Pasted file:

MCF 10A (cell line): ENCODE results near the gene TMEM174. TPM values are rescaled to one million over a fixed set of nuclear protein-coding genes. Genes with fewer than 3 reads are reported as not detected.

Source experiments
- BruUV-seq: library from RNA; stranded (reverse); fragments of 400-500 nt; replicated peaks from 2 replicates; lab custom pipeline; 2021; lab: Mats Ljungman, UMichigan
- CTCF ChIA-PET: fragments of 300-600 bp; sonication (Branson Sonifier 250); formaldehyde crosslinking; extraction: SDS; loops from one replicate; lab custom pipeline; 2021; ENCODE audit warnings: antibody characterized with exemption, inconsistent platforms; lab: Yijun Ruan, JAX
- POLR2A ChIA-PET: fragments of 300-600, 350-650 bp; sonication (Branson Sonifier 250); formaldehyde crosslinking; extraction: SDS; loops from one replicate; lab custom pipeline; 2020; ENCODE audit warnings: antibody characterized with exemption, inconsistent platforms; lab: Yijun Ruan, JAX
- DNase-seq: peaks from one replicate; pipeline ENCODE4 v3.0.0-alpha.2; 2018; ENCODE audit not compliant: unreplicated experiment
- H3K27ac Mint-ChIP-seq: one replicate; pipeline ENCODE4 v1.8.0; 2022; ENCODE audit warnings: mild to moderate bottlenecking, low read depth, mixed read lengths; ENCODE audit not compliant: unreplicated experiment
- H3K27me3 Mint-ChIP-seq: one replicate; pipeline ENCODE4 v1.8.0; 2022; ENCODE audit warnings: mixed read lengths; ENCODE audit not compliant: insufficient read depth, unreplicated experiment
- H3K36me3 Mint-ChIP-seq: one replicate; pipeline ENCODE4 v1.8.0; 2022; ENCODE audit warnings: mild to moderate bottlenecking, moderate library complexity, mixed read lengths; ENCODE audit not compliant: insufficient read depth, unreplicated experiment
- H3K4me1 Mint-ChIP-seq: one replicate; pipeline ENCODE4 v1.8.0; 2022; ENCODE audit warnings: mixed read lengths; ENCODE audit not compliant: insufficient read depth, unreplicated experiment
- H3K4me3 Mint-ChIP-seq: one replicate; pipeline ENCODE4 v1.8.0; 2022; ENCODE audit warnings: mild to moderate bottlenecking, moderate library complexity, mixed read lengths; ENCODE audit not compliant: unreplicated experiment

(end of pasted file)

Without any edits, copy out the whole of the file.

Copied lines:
MCF 10A (cell line): ENCODE results near the gene TMEM174. TPM values are rescaled to one million over a fixed set of nuclear protein-coding genes. Genes with fewer than 3 reads are reported as not detected.

Source experiments
- BruUV-seq: library from RNA; stranded (reverse); fragments of 400-500 nt; replicated peaks from 2 replicates; lab custom pipeline; 2021; lab: Mats Ljungman, UMichigan
- CTCF ChIA-PET: fragments of 300-600 bp; sonication (Branson Sonifier 250); formaldehyde crosslinking; extraction: SDS; loops from one replicate; lab custom pipeline; 2021; ENCODE audit warnings: antibody characterized with exemption, inconsistent platforms; lab: Yijun Ruan, JAX
- POLR2A ChIA-PET: fragments of 300-600, 350-650 bp; sonication (Branson Sonifier 250); formaldehyde crosslinking; extraction: SDS; loops from one replicate; lab custom pipeline; 2020; ENCODE audit warnings: antibody characterized with exemption, inconsistent platforms; lab: Yijun Ruan, JAX
- DNase-seq: peaks from one replicate; pipeline ENCODE4 v3.0.0-alpha.2; 2018; ENCODE audit not compliant: unreplicated experiment
- H3K27ac Mint-ChIP-seq: one replicate; pipeline ENCODE4 v1.8.0; 2022; ENCODE audit warnings: mild to moderate bottlenecking, low read depth, mixed read lengths; ENCODE audit not compliant: unreplicated experiment
- H3K27me3 Mint-ChIP-seq: one replicate; pipeline ENCODE4 v1.8.0; 2022; ENCODE audit warnings: mixed read lengths; ENCODE audit not compliant: insufficient read depth, unreplicated experiment
- H3K36me3 Mint-ChIP-seq: one replicate; pipeline ENCODE4 v1.8.0; 2022; ENCODE audit warnings: mild to moderate bottlenecking, moderate library complexity, mixed read lengths; ENCODE audit not compliant: insufficient read depth, unreplicated experiment
- H3K4me1 Mint-ChIP-seq: one replicate; pipeline ENCODE4 v1.8.0; 2022; ENCODE audit warnings: mixed read lengths; ENCODE audit not compliant: insufficient read depth, unreplicated experiment
- H3K4me3 Mint-ChIP-seq: one replicate; pipeline ENCODE4 v1.8.0; 2022; ENCODE audit warnings: mild to moderate bottlenecking, moderate library complexity, mixed read lengths; ENCODE audit not compliant: unreplicated experiment